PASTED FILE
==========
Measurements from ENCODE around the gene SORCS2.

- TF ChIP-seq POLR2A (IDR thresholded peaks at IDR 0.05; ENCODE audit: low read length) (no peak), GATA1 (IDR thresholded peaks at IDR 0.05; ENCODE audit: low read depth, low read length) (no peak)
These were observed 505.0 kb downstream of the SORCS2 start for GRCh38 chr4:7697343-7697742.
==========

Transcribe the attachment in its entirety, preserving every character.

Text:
Measurements from ENCODE around the gene SORCS2.

- TF ChIP-seq POLR2A (IDR thresholded peaks at IDR 0.05; ENCODE audit: low read length) (no peak), GATA1 (IDR thresholded peaks at IDR 0.05; ENCODE audit: low read depth, low read length) (no peak)
These were observed 505.0 kb downstream of the SORCS2 start for GRCh38 chr4:7697343-7697742.